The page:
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Legal psychology involves
Together, legal psychology and forensic psychology form the field more generally recognized as "psychology and law". Following earlier efforts by psychologists to address legal issues, psychology and law became a field of study in the 1960s as part of an effort to enhance justice, though that originating concern has lessened over time. The multidisciplinary
Generally speaking, any research that combines psychological principles with legal applications or contexts could be considered legal psychology (although research involving
There are several legal psychology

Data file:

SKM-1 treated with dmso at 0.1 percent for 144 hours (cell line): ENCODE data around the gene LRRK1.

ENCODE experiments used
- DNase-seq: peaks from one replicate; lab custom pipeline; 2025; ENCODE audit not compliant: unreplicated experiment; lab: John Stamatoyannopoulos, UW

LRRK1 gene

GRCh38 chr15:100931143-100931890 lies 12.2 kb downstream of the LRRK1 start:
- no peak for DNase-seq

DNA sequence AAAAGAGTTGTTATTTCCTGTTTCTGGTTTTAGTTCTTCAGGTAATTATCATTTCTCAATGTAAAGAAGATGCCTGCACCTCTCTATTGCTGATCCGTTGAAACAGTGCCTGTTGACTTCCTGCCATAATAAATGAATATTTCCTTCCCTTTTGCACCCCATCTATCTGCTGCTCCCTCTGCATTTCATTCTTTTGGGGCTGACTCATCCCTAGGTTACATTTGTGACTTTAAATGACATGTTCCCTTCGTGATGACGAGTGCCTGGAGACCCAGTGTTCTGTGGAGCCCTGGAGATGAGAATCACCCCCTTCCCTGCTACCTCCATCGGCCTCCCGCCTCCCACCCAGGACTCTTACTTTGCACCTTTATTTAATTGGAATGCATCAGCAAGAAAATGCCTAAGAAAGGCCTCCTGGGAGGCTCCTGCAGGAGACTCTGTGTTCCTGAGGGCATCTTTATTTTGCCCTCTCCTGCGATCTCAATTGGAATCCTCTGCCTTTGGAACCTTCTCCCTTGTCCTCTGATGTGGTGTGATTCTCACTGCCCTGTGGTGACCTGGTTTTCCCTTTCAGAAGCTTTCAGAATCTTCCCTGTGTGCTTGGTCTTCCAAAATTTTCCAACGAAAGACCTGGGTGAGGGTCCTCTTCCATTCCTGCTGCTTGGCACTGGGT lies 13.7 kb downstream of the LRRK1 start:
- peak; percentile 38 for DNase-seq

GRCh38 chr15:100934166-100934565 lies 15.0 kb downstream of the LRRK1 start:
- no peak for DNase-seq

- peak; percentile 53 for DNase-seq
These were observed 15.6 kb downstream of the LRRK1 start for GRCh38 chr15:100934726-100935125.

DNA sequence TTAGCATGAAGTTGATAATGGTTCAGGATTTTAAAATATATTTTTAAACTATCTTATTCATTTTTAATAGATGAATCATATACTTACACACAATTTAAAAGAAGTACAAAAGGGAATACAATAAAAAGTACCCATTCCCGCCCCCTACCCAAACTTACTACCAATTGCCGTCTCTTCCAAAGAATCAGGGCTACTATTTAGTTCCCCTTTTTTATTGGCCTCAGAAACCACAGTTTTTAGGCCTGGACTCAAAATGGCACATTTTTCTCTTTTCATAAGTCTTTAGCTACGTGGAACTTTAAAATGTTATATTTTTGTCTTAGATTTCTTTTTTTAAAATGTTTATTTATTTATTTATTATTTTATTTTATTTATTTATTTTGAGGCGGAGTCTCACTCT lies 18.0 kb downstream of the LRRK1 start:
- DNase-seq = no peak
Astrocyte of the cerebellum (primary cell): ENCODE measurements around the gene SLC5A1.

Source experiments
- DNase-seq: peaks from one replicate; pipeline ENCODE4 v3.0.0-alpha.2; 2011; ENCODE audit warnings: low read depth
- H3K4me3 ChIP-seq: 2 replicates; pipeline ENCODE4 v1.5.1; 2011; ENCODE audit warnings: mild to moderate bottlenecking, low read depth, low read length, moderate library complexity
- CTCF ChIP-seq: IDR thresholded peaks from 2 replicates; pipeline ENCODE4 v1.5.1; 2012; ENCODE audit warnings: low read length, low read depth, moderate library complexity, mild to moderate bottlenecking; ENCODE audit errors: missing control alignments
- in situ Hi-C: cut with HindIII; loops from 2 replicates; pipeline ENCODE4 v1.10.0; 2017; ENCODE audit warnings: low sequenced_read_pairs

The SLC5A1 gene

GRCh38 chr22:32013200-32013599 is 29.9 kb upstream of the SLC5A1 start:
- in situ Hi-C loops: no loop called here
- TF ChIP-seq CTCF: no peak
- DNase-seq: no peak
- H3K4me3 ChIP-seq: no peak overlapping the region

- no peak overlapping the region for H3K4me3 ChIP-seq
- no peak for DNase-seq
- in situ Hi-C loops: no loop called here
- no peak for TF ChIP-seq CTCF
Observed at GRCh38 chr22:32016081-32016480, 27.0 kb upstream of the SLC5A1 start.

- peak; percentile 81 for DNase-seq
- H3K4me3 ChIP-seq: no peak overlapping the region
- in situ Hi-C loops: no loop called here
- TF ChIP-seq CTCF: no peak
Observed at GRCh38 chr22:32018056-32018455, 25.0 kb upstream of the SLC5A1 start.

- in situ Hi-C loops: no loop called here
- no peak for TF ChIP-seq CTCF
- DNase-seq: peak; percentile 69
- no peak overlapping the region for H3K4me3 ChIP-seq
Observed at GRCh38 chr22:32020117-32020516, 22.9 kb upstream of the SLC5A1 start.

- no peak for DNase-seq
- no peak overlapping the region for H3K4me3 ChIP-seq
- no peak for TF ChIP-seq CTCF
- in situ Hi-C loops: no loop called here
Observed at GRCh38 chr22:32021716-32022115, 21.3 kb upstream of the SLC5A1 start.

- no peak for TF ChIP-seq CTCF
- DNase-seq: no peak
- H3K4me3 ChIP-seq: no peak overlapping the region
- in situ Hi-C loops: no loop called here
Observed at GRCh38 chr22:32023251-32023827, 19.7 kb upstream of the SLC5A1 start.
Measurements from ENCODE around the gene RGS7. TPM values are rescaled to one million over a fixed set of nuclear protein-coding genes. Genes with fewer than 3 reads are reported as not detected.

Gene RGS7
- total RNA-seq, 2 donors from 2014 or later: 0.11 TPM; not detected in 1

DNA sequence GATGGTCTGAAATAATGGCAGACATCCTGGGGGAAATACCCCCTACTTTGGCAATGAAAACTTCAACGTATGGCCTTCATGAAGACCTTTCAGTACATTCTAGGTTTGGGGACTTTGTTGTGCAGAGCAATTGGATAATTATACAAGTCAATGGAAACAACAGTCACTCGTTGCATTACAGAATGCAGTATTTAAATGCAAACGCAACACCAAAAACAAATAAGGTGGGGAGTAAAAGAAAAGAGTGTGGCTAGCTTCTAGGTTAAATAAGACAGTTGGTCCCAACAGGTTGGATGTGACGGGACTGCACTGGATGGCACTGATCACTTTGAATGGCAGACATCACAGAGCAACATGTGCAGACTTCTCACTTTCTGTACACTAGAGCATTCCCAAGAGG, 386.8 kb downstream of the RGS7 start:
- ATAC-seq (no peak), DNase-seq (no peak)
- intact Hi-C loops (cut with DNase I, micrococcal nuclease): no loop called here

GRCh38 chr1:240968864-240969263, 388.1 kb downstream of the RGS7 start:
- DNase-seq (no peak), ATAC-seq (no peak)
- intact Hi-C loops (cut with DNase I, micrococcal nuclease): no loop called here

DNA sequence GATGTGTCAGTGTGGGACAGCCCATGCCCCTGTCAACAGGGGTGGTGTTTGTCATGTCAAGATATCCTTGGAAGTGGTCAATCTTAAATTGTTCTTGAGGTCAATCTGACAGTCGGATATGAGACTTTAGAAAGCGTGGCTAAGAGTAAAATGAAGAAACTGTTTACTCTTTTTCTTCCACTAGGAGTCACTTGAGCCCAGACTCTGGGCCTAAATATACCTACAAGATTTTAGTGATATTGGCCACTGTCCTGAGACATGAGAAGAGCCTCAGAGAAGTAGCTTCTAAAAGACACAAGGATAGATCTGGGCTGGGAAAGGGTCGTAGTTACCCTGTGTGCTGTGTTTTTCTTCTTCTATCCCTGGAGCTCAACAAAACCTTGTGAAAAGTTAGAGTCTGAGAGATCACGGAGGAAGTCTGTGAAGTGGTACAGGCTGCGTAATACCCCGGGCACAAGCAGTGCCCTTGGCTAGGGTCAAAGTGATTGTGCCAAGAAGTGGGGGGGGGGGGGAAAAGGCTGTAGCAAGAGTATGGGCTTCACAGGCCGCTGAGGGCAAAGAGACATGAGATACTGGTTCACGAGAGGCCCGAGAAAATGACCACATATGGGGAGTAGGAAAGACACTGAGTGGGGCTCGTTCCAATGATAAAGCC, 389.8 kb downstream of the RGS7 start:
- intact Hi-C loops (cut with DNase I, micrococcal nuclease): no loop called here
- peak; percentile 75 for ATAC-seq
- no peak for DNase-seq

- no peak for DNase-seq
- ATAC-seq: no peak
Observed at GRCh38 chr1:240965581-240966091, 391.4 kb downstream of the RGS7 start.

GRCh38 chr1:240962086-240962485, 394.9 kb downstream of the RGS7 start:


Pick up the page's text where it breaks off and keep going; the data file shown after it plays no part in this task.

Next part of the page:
In March 1893 J. McKeen Cattell posted questions to fifty-six of his students at Columbia University, the questions he asked his students were comparable to those asked in a court of justice. What he found was that it was reasonable to conclude eyewitness accounts of events were unreliable. His students were all sure they were mostly correct, even when they weren’t, and some were hesitant when they were in fact correct. He could not figure out specifically why each student had inaccurate testimonies. Cattell suggested that “an unscrupulous attorney” could discredit a witness who is being truthful by asking “cunningly selected questions”. Although a jury, or the judge, should know how normal errors are in eyewitness testimonies given different conditions. However, even Cattell was shocked by the level of incorrectness displayed by his students. Cattell’s research has been depicted as the foundation of forensic psychology in the United States. His research is still widely considered a prevailing research interest in legal psychology. It has been thought that in America psychologists have been used as expert witnesses in court testimonies since the early 1920’s. Consultation within civil courts was most common, during this time criminal courts rarely consulted with psychologists. Psychologists were not considered medical experts, those who were like, physicians and psychiatrists, in the past were the ones consulted for criminal testimonies. This could be because in criminal cases, the defendant's mental state almost never mattered "As a general rule, only medical men — that is, persons licensed by law to practice the profession of medicine — can testify as experts on the question of insanity; and the propriety of this general limitation is too patent to permit discussion".